Tuesday, May 30, 2017

111. Lincoln Stamp and New School Year

Early in July, 1948, the Gettysburg National Park service reported that tourist travel from
October 1, 1947 to the end of June 1948 exceeded visitations during the same period a year earlier by 25,000 visitors. Tourism in Gettysburg during World War II dropped dramatically, but as of 1948, it was back on track and would shortly break all previous records.

The big front page news during the summer of 1948 was President Harry Truman’s authorization of a stamp to commentate the 85th anniversary of Lincoln’s Gettysburg Address. The new stamp was scheduled to go on sale on November 19, the date of Lincoln’s immortal words, known by some as the “greatest speech in the world.”

On July 28, 1948, 40 Gettysburg High School students attended a meeting to discus plans for the coming football season. Ten others who were invited were either working or on vacation. That was an excellent turnout compared with previous seasons which resulted in losing records.

The following month, 30 of the most promising candidates traveled 25 minutes north of Gettysburg to attend football camp at Camp Nawakwa for ten days. A busy training schedule and a lot of rough work prepared us for the coming season which started  on Friday, September 10.

Our senior year began on Wednesday, September 8, 1948, and according to Nancy’s diary, we were together in English, Chemistry and Spanish classes. After being apart for much of the summer while I was at Camp Nawakwa, Nancy and I enjoyed each other’s company in classes during the week  and dating on most weekends.

Wednesday, May 17, 2017

110 Bands at the Battle of Gettysburg

July 1 to July 3 1948, marked the 85th Anniversary of the historically significant Battle of Gettysburg. Nancy and I searched her diaries and local newspapers from 1948 to learn how that important date was acknowledged in Gettysburg. Strangely, we found nothing.

In our search, however, we discovered a reference to Guy Allison, a reporter from Glendale, California who claimed that a Confederate brass band played polkas and waltzes to inspire the  troops during Pickett’s Charge. We should have been skeptical. What troops would be inspired to go into battle listening to waltzes?

According to an article by Logan Tapscott in The Gettysburg Compiler, 10 regimental bands entertained and inspired both Union and Confederate troops at various times during the three-day battle, but Tapscott offered no evidence that a brass band was playing before or during Pickett’s Charge.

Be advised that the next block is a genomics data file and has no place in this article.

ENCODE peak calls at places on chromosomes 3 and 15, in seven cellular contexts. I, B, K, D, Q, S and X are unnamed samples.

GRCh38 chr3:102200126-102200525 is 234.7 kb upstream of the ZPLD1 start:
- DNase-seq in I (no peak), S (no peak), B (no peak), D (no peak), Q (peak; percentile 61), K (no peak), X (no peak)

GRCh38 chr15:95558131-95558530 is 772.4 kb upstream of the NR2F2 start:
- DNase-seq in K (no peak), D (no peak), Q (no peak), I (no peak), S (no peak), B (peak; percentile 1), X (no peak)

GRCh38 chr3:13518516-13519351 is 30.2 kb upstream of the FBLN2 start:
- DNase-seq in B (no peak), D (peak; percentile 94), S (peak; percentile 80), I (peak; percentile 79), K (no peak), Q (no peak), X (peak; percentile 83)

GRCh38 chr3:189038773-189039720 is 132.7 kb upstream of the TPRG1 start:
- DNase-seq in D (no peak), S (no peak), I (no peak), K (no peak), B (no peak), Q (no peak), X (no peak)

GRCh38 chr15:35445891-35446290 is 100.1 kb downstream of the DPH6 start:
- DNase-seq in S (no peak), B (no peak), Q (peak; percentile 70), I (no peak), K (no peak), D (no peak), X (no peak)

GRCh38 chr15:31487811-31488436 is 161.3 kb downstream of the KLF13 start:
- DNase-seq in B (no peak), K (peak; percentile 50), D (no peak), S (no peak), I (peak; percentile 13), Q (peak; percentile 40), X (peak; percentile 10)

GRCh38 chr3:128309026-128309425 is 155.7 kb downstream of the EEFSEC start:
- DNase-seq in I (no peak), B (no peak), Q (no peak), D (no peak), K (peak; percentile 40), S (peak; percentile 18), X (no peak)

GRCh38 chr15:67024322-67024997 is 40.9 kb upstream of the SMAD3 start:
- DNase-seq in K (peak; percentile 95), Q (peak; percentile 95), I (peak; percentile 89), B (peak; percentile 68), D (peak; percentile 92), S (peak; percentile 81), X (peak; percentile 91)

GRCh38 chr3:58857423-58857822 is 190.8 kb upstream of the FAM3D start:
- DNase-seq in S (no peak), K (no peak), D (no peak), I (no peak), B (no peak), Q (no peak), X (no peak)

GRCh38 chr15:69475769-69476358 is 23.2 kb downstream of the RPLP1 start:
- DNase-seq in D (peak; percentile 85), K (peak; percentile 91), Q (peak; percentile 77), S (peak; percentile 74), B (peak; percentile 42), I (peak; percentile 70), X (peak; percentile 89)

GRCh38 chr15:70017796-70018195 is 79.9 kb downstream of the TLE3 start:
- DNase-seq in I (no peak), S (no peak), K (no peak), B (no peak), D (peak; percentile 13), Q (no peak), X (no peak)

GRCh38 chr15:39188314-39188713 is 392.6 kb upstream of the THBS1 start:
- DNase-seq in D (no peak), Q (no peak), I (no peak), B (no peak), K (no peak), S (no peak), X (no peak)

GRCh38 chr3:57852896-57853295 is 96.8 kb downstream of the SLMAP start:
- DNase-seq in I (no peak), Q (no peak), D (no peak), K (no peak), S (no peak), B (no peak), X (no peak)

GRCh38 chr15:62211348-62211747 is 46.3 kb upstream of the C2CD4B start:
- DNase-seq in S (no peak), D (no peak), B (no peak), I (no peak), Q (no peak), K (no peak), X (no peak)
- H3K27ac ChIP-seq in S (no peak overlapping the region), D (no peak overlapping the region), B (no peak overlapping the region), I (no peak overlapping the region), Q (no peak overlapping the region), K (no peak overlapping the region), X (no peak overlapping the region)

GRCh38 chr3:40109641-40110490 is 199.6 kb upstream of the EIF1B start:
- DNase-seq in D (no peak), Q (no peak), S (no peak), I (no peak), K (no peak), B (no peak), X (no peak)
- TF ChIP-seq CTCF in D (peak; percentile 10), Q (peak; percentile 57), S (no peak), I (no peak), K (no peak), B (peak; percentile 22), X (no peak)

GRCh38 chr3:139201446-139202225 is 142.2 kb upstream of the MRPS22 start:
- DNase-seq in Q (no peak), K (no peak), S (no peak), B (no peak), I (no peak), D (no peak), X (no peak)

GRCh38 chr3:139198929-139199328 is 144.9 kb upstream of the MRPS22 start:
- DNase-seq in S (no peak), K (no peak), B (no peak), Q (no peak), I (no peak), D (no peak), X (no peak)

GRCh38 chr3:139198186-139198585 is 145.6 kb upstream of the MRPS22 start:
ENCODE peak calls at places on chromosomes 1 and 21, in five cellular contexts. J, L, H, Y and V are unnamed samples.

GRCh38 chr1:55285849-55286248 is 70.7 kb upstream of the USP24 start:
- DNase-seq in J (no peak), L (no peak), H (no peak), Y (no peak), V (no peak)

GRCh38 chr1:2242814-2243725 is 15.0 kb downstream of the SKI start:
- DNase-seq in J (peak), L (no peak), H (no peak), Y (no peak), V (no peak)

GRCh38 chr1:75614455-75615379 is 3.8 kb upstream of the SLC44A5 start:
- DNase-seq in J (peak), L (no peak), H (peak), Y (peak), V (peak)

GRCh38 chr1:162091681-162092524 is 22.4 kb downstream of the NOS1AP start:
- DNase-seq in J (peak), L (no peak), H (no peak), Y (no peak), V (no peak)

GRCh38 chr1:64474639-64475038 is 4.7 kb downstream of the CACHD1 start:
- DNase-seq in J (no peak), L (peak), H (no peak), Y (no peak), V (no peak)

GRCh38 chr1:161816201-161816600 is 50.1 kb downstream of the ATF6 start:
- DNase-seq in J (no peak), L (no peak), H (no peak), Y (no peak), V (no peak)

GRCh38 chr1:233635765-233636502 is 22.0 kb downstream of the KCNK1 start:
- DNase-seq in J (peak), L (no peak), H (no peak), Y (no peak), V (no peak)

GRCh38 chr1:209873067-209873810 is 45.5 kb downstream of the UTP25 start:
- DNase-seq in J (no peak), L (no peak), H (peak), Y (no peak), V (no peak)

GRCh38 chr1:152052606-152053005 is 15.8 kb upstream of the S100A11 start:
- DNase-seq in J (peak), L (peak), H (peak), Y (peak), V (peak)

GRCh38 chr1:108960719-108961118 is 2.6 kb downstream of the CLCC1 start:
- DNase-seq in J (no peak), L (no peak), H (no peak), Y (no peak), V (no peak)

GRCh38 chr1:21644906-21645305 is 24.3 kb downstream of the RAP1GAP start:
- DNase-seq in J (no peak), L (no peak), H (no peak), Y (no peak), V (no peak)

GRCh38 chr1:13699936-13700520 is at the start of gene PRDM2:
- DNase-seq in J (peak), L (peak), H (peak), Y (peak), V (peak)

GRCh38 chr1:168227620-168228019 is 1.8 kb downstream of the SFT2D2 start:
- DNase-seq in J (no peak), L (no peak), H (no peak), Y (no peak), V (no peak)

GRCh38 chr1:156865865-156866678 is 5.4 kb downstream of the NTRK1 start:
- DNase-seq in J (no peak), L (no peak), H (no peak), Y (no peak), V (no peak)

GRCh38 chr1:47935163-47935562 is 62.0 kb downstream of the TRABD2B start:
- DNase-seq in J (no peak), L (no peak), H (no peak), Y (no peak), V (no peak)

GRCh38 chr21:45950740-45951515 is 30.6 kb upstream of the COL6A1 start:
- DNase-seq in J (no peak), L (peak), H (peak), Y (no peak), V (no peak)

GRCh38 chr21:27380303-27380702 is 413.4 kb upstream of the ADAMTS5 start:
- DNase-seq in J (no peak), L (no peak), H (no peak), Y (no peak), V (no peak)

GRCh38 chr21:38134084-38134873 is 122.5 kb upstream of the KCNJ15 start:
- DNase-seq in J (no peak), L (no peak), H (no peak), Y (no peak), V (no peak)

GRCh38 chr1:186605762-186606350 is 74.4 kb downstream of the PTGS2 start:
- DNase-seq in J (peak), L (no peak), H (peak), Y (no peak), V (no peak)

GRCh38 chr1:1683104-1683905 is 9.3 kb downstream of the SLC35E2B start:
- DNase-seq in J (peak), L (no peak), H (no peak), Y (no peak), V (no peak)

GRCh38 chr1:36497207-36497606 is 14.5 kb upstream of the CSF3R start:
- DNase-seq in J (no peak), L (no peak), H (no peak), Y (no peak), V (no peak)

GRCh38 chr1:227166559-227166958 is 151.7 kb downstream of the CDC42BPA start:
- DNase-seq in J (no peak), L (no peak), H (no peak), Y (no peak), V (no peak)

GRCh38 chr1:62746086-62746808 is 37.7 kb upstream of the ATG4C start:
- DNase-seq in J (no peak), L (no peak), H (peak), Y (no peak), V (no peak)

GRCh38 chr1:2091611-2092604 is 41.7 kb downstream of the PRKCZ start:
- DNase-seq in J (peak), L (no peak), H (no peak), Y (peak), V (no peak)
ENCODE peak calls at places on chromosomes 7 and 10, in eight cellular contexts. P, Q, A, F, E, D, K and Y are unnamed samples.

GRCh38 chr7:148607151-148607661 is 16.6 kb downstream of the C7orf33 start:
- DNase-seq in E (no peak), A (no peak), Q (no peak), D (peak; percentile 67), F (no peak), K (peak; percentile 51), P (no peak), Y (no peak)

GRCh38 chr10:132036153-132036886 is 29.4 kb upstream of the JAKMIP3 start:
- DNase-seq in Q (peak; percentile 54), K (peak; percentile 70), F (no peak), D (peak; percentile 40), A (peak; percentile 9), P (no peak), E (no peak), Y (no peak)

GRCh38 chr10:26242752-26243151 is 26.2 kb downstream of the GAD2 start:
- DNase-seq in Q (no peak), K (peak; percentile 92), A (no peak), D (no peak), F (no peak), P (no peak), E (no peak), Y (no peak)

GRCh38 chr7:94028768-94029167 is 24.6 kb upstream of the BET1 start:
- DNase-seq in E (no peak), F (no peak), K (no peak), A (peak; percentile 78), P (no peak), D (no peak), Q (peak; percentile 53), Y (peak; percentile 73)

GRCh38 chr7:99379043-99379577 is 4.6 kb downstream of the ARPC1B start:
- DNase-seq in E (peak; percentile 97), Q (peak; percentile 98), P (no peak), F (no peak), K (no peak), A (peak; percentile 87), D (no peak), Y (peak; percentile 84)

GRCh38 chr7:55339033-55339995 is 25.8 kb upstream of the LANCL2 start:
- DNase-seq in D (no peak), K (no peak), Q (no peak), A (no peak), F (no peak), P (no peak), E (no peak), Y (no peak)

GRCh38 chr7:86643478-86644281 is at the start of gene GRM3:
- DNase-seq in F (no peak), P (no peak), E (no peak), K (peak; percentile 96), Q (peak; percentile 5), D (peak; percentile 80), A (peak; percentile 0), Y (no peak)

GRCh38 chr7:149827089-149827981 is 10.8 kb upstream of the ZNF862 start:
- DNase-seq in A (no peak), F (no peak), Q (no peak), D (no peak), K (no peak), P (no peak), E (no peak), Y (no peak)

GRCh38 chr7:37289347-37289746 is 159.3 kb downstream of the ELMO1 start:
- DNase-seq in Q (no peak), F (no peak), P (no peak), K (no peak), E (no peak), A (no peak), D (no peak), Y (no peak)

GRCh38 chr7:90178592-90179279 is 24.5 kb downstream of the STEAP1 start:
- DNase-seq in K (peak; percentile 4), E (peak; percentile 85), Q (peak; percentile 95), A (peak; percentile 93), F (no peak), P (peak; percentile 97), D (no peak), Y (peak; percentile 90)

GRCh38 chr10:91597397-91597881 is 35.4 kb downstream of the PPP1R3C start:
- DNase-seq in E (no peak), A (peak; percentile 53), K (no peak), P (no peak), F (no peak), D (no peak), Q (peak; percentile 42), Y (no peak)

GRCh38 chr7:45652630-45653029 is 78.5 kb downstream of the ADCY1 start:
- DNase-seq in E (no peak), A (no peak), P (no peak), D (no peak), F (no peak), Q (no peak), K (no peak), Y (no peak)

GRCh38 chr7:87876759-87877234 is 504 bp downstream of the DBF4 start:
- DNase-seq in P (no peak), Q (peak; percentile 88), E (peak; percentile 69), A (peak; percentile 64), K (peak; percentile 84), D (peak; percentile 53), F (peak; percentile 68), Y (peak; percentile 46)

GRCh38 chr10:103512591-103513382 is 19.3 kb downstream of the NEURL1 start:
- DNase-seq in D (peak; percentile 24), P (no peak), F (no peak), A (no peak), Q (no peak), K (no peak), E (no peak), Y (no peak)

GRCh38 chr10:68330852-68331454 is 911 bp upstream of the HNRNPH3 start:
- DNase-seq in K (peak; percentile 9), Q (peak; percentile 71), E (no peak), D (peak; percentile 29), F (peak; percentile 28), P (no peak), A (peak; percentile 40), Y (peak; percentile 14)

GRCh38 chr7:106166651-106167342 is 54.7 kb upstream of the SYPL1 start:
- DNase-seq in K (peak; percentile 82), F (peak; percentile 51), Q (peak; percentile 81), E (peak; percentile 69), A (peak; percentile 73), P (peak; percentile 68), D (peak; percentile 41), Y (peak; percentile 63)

Musicians were often pacifists who cared for the wounded in addition to performing their duties in the band. In reality, band members were much too busy treating the wounded and assisting the surgeons to play, but according to the article in the Compiler the 11th North Carolina band was ordered to perform during the fighting on the McPherson’s Ridge on July 2nd.

When Nancy and I were growing up in Gettysburg and on many occasions since, we have visited  Bloody Angle on the Battlefield and  imagined Pickett’s Charge when over 12,000 Confederate troops marched proudly and bravely toward Cemetery Ridge in formation with flags flying.  

We never imagined a band playing as Pickett’s Charge unfolded  Now, based on the Compiler article, we feel certain none existed.

Saturday, May 6, 2017

109. Thumbing a Ride

On July 17, 1948, Nancy wrote in her diary:
“Bruce and another guy are going to Washington. They’re hitchhiking and coming home tomorrow.”
Apparently, my friend and I were confident about getting rides from Gettysburg, because according to the diary, we didn’t start “thumbing” until late afternoon. Washington is more than eighty miles south of Gettysburg, and  a good two hours away by car.

Unfortunately, my only memory of our brief adventure is standing in line to pay our respects to General John Pershing lying in state in the Capitol Rotunda. After several hours we passed the General in five seconds.

General Pershing was famous for commanding the American troops, or doughboys as they were called, in World War I (1917-1918). Pershing was a hero back then, but modern historians criticize his use of frontal assaults resulting in unnecessarily high American casualties. 

According to Nancy’s diary, my friend and I had trouble getting a ride back to Gettysburg the following day, so we took a bus from Frederick and traveled the same route Reynolds First Corps and Howard’s Eleventh Corps marched eighty-five years earlier prior to the Battle of Gettysburg.

I hitchhiked successfully and often when I was a college student in Lancaster, Pennsylvania fifty miles east of Gettysburg, but my biggest challenge using my thumb to travel was a 450 mile hike from Jacksonville NC to Gettysburg in 1953. In all such cases I was motivated by my desire to be with Nancy.